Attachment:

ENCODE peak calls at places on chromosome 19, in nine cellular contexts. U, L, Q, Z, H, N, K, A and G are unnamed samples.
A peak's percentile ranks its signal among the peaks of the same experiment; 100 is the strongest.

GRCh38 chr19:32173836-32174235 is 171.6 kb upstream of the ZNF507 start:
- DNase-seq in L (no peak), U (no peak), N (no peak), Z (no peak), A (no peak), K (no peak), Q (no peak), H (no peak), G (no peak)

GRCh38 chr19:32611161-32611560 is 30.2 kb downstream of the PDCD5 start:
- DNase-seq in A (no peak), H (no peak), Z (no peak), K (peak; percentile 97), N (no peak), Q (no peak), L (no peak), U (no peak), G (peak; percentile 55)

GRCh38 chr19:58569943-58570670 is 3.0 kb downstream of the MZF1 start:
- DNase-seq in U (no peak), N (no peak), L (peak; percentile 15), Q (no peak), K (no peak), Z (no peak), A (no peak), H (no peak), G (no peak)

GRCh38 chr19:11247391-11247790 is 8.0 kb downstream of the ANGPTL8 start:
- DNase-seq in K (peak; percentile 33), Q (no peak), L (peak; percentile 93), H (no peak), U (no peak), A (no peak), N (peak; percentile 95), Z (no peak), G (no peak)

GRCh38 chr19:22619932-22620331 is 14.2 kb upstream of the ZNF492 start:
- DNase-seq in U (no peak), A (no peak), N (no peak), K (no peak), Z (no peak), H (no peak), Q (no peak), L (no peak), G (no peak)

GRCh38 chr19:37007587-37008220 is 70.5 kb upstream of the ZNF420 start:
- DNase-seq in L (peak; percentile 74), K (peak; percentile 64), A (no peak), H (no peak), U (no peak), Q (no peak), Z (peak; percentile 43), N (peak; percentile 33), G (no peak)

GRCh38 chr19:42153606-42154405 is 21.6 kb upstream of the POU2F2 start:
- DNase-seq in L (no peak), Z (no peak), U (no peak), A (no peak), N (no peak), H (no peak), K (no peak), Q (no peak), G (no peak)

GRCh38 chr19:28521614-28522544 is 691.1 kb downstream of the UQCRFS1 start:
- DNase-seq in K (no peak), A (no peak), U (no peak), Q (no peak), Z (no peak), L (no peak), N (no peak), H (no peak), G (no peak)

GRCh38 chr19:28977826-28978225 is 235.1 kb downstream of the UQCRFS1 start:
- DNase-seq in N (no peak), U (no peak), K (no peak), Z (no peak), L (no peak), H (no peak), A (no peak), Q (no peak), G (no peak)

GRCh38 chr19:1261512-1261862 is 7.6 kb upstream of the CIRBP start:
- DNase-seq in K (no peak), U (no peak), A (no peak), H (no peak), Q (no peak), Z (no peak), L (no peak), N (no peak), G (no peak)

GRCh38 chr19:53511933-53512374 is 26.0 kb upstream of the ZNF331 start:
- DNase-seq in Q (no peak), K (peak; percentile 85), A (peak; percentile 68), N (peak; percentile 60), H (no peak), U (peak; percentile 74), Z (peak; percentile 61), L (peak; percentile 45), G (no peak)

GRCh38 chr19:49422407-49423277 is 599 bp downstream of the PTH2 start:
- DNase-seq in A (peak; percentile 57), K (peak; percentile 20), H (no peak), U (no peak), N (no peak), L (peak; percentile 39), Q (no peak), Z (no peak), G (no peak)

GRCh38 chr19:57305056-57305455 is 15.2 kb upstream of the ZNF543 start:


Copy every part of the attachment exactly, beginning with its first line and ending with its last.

ENCODE peak calls at places on chromosome 19, in nine cellular contexts. U, L, Q, Z, H, N, K, A and G are unnamed samples.
A peak's percentile ranks its signal among the peaks of the same experiment; 100 is the strongest.

GRCh38 chr19:32173836-32174235 is 171.6 kb upstream of the ZNF507 start:
- DNase-seq in L (no peak), U (no peak), N (no peak), Z (no peak), A (no peak), K (no peak), Q (no peak), H (no peak), G (no peak)

GRCh38 chr19:32611161-32611560 is 30.2 kb downstream of the PDCD5 start:
- DNase-seq in A (no peak), H (no peak), Z (no peak), K (peak; percentile 97), N (no peak), Q (no peak), L (no peak), U (no peak), G (peak; percentile 55)

GRCh38 chr19:58569943-58570670 is 3.0 kb downstream of the MZF1 start:
- DNase-seq in U (no peak), N (no peak), L (peak; percentile 15), Q (no peak), K (no peak), Z (no peak), A (no peak), H (no peak), G (no peak)

GRCh38 chr19:11247391-11247790 is 8.0 kb downstream of the ANGPTL8 start:
- DNase-seq in K (peak; percentile 33), Q (no peak), L (peak; percentile 93), H (no peak), U (no peak), A (no peak), N (peak; percentile 95), Z (no peak), G (no peak)

GRCh38 chr19:22619932-22620331 is 14.2 kb upstream of the ZNF492 start:
- DNase-seq in U (no peak), A (no peak), N (no peak), K (no peak), Z (no peak), H (no peak), Q (no peak), L (no peak), G (no peak)

GRCh38 chr19:37007587-37008220 is 70.5 kb upstream of the ZNF420 start:
- DNase-seq in L (peak; percentile 74), K (peak; percentile 64), A (no peak), H (no peak), U (no peak), Q (no peak), Z (peak; percentile 43), N (peak; percentile 33), G (no peak)

GRCh38 chr19:42153606-42154405 is 21.6 kb upstream of the POU2F2 start:
- DNase-seq in L (no peak), Z (no peak), U (no peak), A (no peak), N (no peak), H (no peak), K (no peak), Q (no peak), G (no peak)

GRCh38 chr19:28521614-28522544 is 691.1 kb downstream of the UQCRFS1 start:
- DNase-seq in K (no peak), A (no peak), U (no peak), Q (no peak), Z (no peak), L (no peak), N (no peak), H (no peak), G (no peak)

GRCh38 chr19:28977826-28978225 is 235.1 kb downstream of the UQCRFS1 start:
- DNase-seq in N (no peak), U (no peak), K (no peak), Z (no peak), L (no peak), H (no peak), A (no peak), Q (no peak), G (no peak)

GRCh38 chr19:1261512-1261862 is 7.6 kb upstream of the CIRBP start:
- DNase-seq in K (no peak), U (no peak), A (no peak), H (no peak), Q (no peak), Z (no peak), L (no peak), N (no peak), G (no peak)

GRCh38 chr19:53511933-53512374 is 26.0 kb upstream of the ZNF331 start:
- DNase-seq in Q (no peak), K (peak; percentile 85), A (peak; percentile 68), N (peak; percentile 60), H (no peak), U (peak; percentile 74), Z (peak; percentile 61), L (peak; percentile 45), G (no peak)

GRCh38 chr19:49422407-49423277 is 599 bp downstream of the PTH2 start:
- DNase-seq in A (peak; percentile 57), K (peak; percentile 20), H (no peak), U (no peak), N (no peak), L (peak; percentile 39), Q (no peak), Z (no peak), G (no peak)

GRCh38 chr19:57305056-57305455 is 15.2 kb upstream of the ZNF543 start: